Are you drowning in debt? Do you rely on credit cards for daily living expenses? Are you wondering whether bankruptcy can help? If so, I offer a free 30 minute phone consultation to Rhode Island and Massachusetts residents who want to explore options. Ask me any question you want because there is no charge for the telephone consult.
After I understand your situation, you can decide if an appointment would be helpful to begin the debt-relief process. I will then need to review a number of important documents. Here are the top 10 documents you should gather for our first meeting.
- Federal Income Tax returns for the prior two years;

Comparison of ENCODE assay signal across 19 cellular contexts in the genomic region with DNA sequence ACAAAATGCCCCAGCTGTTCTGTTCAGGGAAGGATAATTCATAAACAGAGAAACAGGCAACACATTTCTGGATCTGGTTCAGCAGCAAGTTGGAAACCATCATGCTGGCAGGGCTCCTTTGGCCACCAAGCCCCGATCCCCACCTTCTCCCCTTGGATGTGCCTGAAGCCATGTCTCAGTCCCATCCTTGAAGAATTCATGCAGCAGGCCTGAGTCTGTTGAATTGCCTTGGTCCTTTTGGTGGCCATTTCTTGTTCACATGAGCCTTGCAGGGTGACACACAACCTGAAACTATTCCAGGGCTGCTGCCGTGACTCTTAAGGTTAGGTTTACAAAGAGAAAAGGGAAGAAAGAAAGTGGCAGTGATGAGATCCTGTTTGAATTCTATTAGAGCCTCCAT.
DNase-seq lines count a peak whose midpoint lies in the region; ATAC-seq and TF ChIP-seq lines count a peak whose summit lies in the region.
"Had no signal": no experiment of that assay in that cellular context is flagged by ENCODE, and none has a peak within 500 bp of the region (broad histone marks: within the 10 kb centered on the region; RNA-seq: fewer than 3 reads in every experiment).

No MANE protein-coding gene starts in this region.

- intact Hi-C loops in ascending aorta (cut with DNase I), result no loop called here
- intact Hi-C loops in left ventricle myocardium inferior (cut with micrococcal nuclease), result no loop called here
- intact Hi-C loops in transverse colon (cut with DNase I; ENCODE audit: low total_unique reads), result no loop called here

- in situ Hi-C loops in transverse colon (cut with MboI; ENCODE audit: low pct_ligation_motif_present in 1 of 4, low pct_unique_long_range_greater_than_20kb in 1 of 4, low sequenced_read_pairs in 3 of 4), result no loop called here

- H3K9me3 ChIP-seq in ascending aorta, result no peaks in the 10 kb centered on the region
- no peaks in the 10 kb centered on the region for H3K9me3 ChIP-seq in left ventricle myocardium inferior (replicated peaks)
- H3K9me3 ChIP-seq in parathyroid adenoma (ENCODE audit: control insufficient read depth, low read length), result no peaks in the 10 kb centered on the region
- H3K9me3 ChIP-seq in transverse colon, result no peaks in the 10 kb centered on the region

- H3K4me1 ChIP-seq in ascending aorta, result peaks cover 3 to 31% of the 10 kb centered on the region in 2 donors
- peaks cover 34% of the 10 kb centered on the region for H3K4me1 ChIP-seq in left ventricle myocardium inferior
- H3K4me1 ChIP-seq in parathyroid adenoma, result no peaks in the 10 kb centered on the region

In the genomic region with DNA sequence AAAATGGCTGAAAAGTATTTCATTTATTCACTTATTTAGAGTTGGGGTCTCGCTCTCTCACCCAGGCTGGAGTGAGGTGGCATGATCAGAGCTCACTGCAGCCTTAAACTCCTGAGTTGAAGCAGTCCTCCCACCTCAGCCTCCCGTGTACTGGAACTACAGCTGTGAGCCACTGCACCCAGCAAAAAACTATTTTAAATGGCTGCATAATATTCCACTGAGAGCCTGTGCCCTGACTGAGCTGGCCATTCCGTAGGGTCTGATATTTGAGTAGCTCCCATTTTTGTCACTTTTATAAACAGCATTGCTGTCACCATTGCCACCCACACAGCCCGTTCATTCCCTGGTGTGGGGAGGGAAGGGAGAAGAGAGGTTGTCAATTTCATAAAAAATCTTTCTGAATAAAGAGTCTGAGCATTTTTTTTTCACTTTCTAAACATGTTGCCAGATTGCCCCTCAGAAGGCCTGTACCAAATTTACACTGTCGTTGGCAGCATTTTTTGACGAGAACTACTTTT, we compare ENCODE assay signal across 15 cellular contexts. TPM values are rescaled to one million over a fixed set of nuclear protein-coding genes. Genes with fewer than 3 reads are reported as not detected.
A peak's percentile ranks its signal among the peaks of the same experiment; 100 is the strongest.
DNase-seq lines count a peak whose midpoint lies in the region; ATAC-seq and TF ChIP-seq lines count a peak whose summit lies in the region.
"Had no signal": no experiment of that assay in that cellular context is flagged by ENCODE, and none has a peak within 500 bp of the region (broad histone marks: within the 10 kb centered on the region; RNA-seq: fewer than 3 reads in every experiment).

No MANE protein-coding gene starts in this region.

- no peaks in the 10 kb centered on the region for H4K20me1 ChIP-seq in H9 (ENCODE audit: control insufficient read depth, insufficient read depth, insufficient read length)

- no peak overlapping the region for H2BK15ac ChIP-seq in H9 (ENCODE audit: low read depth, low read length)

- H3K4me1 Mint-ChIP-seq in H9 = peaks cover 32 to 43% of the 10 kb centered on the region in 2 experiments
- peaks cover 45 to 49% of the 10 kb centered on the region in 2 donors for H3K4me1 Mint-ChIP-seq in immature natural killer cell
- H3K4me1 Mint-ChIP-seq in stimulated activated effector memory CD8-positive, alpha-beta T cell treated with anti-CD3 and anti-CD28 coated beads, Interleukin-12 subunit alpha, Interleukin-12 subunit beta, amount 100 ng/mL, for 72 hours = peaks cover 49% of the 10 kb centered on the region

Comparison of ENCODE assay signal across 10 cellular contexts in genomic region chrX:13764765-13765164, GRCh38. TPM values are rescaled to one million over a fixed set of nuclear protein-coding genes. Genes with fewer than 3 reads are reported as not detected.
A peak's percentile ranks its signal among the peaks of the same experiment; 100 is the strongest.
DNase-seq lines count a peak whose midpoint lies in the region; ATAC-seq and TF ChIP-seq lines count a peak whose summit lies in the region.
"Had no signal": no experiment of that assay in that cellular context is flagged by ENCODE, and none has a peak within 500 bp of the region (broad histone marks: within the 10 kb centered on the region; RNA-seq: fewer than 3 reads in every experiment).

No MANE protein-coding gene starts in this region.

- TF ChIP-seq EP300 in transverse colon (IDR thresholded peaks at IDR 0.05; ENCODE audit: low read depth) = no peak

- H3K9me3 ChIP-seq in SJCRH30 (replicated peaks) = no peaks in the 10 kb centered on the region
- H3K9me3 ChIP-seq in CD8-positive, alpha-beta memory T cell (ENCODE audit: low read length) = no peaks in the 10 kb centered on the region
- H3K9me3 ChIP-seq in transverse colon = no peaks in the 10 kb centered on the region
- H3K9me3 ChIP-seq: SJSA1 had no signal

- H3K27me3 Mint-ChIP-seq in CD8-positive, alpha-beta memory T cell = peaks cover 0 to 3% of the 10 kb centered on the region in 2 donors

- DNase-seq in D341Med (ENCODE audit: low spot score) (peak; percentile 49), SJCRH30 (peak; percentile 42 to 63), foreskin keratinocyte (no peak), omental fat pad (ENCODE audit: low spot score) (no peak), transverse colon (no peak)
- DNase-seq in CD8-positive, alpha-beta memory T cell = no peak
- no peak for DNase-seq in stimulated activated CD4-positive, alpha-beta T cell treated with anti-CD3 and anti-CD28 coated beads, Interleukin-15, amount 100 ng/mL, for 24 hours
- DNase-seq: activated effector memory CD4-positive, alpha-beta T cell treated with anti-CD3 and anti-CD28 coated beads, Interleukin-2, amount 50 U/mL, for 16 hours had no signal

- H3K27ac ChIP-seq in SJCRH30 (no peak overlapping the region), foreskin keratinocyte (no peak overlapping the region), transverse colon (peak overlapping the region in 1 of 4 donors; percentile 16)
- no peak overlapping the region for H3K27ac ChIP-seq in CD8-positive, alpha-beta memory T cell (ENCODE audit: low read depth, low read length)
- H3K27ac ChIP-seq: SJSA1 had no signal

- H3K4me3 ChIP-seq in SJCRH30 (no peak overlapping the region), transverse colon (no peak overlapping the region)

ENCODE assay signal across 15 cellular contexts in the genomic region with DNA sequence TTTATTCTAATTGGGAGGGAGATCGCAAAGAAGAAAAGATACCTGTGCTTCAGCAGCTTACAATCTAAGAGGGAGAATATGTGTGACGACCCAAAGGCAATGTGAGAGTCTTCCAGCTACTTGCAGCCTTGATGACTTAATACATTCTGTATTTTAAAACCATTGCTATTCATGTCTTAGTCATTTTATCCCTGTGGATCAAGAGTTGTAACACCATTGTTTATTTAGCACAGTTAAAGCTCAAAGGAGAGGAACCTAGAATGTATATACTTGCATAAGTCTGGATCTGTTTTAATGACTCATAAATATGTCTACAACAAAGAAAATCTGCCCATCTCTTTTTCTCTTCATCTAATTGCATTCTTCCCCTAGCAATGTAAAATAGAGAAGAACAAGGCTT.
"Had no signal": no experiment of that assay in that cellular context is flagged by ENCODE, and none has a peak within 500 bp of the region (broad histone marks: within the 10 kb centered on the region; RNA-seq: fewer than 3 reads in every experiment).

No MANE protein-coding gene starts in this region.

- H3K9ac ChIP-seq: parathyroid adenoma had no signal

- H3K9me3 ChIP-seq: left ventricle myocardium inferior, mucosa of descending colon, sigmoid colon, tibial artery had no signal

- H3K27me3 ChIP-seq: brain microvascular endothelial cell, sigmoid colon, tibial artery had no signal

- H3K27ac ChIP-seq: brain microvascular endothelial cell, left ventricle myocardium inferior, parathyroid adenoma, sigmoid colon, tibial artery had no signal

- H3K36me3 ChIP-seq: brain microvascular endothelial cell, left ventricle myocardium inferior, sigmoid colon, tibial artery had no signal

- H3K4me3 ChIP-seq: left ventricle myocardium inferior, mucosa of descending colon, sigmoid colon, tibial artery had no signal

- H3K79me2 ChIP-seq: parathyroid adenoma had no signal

- Bank account statements (personal and business) for the past year;
- Pay advice statements (pay-stubs) for the past six (6) months, including spouse;
- All bills, invoices, credit card statements, loan statements, mortgage statements for which you are personally liable, including business debts where you have signed a personal guaranty;
- All collection letters, copies of lawsuits, complaints, attorney notices, etc for all debts;
- Recent credit report. Go to www.annualcreditreport.com to obtain a free copy;
- If you own real estate – copy of deeds, and any mortgages, liens, etc.
- If divorced, a copy of the divorce decree, any order regarding property settlements within the past three (3) years, and alimony or child support orders in effect or amendments thereto;
- A photo copy of your driver’s license;
- A photo copy of your social security card
Some documents may be difficult to gather in an emergency. If you are facing lawsuits, including wage attachment and foreclosure, time may be limited. Call me immediately at 467-6800 and we can concentrate on the documents most important to your case.